Jean Cocteau Characteristics

On the whole, Jean Cocteau is best known for his blending of reality and myth in films of visual beauty. Cocteau's films served as a look into his own obsessions and fantasies.

Cocteau felt his main profession was a poet and that spilled into his other genres which include painter, filmmaker, director, scriptwriter, and novelist. In the introduction to Le Sang d'un poete, Cocteau tells the spectator that all poetry is a coat of arms whose symbols can be deciphered only after the expenditure of blood (Contemporary Literary Criticism, Volume 16).

One of the other aspects Cocteau includes in his films is the use of mirrors as portals. In both La Belle et la Bete and Orpheus the mirror is used as a way to see another location. The mirror helps Belle to see her father and the Beast in La Belle et la Bete while Orpheus is able to see into the afterlife.

Also in both La Belle et la Bete and Orpheus, Cocteau uses gloves as instruments of magic and mysticism. In Belle, they are the instrument of the beast's power while in Orpheus they are the keys to open the portal of the mirror.

Cocteau drew on his own life in some instances for both his written work and his film work. Sometimes he uses a character called Dargelos who appears within the work brandishing deadly snowballs. Cocteau named this character after an acquaintance at a school he attended in his youth. Dagelos appears in the films, Opium and Le Sang d'un Poete.

Cocteau's films are powerful ways of looking into the worlds of reality and fantasy. He uses his art to allow us to see certain situations clearly and easily while visually creating beautiful images.

--Kim Humphreville, 1998.

Jean Cocteau was a notoriously multi-talented artist, whose works produced many classics in media such as poetry, novels, painting, plays, set design, acting, and even a short-lived stint coaching a boxer back into success. Having been involved in these many forms of media, he was linked with many world-renowned fellow artists in their respective fields. Perhaps due to Cocteau's friendships and general associations with these artists, he had been influenced by them as much as he influenced and mentored others. Perhaps he simply was creating works that were an example of some of the avant-garde works being created at that point in time. Cocteau supposedly did not have much interest in film for the first few decades of his life, and even considered himself to be an amateur in the medium. It was one of his other loves, theater, which had prompted him to consider making a film. Many of Cocteau's interests can be seen as flowing into another, and this can be seen in his films, in which his love for theater and elaborate set design are evident.

Cocteau's works in film can best be described as surrealist, a very fitting word for him, as it was in a program note written for Cocteau's 1917 play Parade that is the first documented use of the French word surrealiste for a work. That work itself featured costumes and backdrops by Pablo Picasso. His first work Le Sang d'un Poete or "The Blood of a Poet" was labeled as surrealist, and similar in many ways to trance films, such as Bunuel's Un Chien Andalou. Many of Cocteau's works do exhibit a dream-like state of transition between equally dream-like scenes, like the trance films. These transitions symbolize the moving from the real world, to a fantasy world, and vice versa.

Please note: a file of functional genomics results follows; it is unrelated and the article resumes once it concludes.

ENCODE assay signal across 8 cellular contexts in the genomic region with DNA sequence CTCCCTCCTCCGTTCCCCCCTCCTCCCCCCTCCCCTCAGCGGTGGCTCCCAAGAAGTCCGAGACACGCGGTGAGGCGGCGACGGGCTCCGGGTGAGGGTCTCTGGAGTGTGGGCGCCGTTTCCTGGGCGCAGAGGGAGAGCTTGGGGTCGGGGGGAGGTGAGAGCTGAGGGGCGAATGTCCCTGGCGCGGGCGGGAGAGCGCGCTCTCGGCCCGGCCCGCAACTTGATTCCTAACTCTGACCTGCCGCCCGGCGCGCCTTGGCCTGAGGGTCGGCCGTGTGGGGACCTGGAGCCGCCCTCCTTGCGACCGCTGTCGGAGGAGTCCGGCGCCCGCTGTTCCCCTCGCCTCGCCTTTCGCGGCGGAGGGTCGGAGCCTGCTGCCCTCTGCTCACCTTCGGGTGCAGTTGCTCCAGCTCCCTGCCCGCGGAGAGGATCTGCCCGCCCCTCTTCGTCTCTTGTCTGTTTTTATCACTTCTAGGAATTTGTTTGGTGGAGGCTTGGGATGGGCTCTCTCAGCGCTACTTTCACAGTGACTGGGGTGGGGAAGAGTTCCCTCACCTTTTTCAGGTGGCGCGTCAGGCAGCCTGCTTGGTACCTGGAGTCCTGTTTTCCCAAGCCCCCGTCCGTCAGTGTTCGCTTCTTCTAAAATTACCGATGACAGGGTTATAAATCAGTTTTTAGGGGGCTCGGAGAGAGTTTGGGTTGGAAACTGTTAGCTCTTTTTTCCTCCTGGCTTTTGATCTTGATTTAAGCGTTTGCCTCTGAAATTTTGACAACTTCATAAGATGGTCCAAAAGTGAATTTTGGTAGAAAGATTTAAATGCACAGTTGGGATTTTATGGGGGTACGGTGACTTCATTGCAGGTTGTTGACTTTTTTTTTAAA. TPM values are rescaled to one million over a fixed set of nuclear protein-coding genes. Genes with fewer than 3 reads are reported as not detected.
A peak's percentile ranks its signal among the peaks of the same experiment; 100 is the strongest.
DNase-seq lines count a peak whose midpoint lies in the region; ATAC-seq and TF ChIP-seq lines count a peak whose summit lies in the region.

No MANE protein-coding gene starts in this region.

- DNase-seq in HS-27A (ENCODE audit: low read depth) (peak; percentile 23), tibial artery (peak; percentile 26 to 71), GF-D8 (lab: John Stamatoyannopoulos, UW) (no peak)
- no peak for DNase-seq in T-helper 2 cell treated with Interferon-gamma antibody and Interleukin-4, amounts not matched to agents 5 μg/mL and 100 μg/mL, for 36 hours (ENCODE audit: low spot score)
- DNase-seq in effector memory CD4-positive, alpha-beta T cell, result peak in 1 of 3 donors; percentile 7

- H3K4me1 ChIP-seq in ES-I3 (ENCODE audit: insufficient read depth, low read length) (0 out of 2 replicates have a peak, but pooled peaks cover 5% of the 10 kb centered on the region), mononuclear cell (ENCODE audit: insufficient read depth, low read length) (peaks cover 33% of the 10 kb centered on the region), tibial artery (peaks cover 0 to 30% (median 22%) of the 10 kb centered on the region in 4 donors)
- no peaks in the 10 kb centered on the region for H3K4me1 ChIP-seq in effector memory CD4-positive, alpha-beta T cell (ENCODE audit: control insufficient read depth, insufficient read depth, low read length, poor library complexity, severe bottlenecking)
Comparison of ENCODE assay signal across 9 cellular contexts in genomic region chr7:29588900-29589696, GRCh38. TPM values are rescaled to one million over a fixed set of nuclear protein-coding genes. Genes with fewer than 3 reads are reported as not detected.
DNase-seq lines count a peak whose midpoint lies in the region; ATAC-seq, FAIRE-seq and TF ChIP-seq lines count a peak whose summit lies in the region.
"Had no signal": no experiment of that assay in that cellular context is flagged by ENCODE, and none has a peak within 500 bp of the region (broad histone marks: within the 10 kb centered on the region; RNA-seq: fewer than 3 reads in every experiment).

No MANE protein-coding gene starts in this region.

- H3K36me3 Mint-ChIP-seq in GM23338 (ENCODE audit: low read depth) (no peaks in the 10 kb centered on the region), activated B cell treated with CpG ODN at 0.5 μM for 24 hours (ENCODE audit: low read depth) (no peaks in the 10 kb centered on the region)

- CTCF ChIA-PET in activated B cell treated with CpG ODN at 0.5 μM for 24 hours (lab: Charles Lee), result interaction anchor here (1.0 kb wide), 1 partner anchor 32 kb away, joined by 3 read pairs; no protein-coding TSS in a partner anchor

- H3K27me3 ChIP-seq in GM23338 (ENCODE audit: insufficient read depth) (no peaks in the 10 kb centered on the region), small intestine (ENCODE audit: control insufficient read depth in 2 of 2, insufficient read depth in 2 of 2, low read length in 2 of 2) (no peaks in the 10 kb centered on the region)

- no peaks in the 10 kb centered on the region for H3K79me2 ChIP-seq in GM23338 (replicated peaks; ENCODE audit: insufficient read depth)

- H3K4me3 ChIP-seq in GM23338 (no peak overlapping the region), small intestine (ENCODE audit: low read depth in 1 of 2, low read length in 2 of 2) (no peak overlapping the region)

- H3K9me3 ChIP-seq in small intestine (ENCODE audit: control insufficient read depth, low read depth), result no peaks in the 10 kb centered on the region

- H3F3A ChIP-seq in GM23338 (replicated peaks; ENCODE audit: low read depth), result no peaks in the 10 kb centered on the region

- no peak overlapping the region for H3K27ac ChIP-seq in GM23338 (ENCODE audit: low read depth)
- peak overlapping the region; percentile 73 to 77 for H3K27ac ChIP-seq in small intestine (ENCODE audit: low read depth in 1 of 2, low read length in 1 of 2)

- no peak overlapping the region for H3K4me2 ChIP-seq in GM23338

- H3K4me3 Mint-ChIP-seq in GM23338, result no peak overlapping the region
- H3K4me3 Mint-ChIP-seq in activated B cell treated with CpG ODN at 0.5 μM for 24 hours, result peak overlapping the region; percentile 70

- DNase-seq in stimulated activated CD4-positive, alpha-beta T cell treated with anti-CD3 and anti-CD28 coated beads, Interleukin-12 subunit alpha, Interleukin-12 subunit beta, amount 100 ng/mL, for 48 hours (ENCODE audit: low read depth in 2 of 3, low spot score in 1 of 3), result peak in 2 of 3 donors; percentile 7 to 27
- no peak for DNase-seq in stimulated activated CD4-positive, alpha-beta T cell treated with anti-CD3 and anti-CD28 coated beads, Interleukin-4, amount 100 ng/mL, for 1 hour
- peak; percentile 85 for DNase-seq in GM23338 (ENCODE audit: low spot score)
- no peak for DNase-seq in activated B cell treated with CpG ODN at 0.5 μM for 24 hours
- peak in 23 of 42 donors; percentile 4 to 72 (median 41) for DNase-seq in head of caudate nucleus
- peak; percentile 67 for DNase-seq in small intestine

The films of Cocteau have a reoccurring theme of using the real world as a basis, or connector to a mythical world. Within these films, he also had several reoccurring symbolisms, such as doors and mirrors as portals from the real world into the dream-like fantasy world. Cocteau had felt that fantasy had to be rooted in reality, and Cocteau himself described his films as a view into “the frontier incidents between one world and another”. Furthermore, as Cocteau considered himself foremost to be a poet, his films, as surrealistic as they may be, did have their basis in his own world, that of a poet. For instance The Blood of a Poet symbolizes the trials of being a poet. In the film, the blood of the poet, Cocteau, is even used literally. Cocteau lives in the real world, but views himself, as a poet, to be a medium in which the poetic world of intuition and fantasy can be expressed. Despite being a proficient artist in so many media, Cocteau considered himself to solely be a poet, and if he created a play or directed a film, it was to expose the poetry in those media. Whether you call them surrealist, trance film, or film poetry, the unique films of Jean Cocteau have been host to many influential characteristics still seen in avant-garde and mainstream narrative films today.

--Mark Oeding, 2006.

Jean Cocteau